7. Permission to Operate – Local utility provides final approval to turn the system on permanently.
  8. Commissioning – 3rd-party commissioning agent inspects the project, punch list generated, work completed, and signed off. Approval to operate by the local utility.
  9. Operations – Transition from construction to operation. The obligations for the construction financing sources are complete, permanent financing is put into place, and systems are set up for ongoing operation and maintenance.

ACTION ITEMS 

  1. To start, review this slide deck describing an overview of the development process
  2. Ensure LMI community solar is feasible in your local market. This video provides tools for understanding your solar market.
  3. Choose your site. Review content gathered in Chapter 3 to identify a suitable site, identify site characteristics, determine land regulation and permitting needs, and connect with the local utility to determine grid access connection and substation load.
  4. Review the Community Solar Development Task List Template and define your organization’s role in the development process. 
  5. Identify the tasks that your organization would be best suited to perform as well as why you made that decision.
  6. Identify which tasks you would rely on partners to conduct and what would be needed from these partners. 
  7. Create a memo for leadership summarizing project details and risks in order to receive approval to move forward into the development phase. 
  8. Determine required consents to develop your project (i.e., permits, utilities, property ownership entities). You can utilize the community solar consent tracker.
  9. Learn your state’s regulatory policy and utility policy. You can utilize the content provided in Chapter 2. 
  10. Perform an initial project scope. You can utilize the tools provided in Chapter 3.
  11. Prepare initial financial model and financing strategy. Gather all initial assumptions required to build a reasonable financial model.
  12. Prepare a Development Project Budget, including all the costs required to get to a financial closing. A template Development Project Budget can be found in the LMI Community Solar Proforma Template.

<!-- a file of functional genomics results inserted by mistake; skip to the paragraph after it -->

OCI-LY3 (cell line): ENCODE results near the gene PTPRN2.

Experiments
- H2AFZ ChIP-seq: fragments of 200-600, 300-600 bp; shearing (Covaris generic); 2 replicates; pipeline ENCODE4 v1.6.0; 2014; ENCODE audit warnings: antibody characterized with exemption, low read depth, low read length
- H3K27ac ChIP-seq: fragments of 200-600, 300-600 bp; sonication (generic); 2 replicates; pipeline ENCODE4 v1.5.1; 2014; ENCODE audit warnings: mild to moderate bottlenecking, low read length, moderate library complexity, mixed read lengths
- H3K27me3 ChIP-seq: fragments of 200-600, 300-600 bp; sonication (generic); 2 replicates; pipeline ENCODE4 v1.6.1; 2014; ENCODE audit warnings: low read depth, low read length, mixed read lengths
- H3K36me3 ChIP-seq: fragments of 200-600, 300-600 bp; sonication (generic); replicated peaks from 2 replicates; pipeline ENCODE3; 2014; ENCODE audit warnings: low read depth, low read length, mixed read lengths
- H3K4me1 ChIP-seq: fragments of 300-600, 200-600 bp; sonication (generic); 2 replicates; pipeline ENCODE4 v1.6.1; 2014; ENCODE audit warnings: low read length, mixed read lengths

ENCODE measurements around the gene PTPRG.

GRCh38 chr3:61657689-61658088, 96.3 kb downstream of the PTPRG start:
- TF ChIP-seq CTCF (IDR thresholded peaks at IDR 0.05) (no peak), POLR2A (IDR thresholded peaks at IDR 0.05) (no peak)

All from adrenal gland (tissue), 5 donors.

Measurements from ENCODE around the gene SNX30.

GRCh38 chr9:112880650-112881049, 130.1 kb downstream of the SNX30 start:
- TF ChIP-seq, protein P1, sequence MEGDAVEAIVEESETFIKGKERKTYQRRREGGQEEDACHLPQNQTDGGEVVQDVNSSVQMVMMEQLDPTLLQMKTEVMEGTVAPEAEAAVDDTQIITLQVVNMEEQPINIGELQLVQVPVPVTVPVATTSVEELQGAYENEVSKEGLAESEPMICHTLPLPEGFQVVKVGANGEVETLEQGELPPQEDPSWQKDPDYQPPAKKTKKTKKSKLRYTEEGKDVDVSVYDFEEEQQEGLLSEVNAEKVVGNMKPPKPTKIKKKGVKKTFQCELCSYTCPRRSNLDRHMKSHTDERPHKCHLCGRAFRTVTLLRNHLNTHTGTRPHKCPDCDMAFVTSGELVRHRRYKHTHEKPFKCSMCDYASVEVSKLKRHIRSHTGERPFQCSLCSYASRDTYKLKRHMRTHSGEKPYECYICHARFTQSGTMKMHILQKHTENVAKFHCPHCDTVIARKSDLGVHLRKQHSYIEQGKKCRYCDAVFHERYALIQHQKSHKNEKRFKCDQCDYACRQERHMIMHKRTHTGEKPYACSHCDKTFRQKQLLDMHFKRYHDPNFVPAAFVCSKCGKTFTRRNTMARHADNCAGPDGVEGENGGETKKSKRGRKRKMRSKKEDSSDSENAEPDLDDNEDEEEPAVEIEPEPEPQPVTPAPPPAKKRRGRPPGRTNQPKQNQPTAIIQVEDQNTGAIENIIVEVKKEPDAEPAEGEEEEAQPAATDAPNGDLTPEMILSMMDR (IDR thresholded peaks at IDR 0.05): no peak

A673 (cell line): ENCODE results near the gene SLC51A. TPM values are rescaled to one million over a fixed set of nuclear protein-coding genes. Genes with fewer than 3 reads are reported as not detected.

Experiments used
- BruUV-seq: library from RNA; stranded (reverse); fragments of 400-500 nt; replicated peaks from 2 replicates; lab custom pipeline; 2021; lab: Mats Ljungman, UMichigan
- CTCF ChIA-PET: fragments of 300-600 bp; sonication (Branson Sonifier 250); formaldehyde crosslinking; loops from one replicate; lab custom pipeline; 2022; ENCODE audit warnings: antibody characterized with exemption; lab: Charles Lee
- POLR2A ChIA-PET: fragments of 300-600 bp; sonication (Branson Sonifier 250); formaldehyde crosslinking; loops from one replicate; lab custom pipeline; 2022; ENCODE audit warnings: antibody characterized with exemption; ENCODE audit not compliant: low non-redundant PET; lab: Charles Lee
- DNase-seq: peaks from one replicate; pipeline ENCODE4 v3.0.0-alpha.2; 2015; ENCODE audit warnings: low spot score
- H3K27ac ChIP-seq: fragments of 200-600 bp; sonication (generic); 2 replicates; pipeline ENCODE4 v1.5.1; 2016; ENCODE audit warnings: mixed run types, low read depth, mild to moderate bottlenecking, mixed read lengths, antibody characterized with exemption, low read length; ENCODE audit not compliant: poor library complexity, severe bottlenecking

13. Prepare an initial subscription management strategy. Utilize the content provided in Chapter 7. Include who will subscribe to your project, how subscriptions and bill credits will be managed, and how much might it cost.
  14. Prepare an initial community engagement strategy. Utilize content provided in Chapter 4. 
  15. Research and propose an initial development team. Utilize content from Chapter 4. Use the Community Solar Development Team Template to identify other roles and track team member roles. See the 6 key roles that team members play here.
  16. Present memo to leadership for approval to move to the development phase. Template here
  1. Build a Development Schedule. You can use the Development Schedule Template
  2. Hire development Team. Issue RFPs and negotiate contracts
  3. Finalize a system design
  4. Draft and implement subscription management strategy
  5. Draft and implement a community engagement plan
  6. Earn all necessary consents
  7. Draft and negotiate legal contracts. See key contracts list
  8. Negotiate development sources of capital and close financing
  9. Issue Notice to Proceed for Solar Installer to start construction

  1. Prepare the site, including grading and site access
  2. Install solar racking and panels
  3. Install inverters and wire solar equipment to the inverter pad
  4. Connect the system to the electrical grid
  5. Complete final inspection
  6. Commission system
  7. Apply for and earn utility interconnection approval
  1. Satisfy the obligations of construction financing and convert to any permanent sources
  2. Settle all construction contracts
  3. Set up performance monitoring
  4. Set up banking and accounting system
  5. Set up subscriber management and billing
  6. Set up a system to track the benefits going to LMI households over time

EYES ON EQUITY

Below are the high-level areas where you can ensure that equity is part of the development process:

Predevelopment Phase

  • Ensure that you are utilizing all the available state incentives to be able to provide additional benefits to LMI customers households, such as providing deep bill savings.
  • In your leadership memo, highlight and quantify the benefits going to LMI customers' households. 

Development Phase

  • Choose development team members experienced in delivering benefits to LMI customers households.
  • The best opportunities to ensure equity is part of your project come in the development and execution of your community engagement and subscription management strategies. Ensure that you include specific tasks within these plans to engage with LMI households and that you develop an engagement plan that is authentic, transparent, and responsive to the community. Ensure your financial model clearly defines the benefits being provided to LMI customers' households.

Construction Phase

  • Consider incorporating job training for local residents into the project.

Operation Phase

  • Ensure that LMI residents are being included in ongoing subscription management
  • Track the benefits going to LMI customers' households over time.

 

 

Additional Resources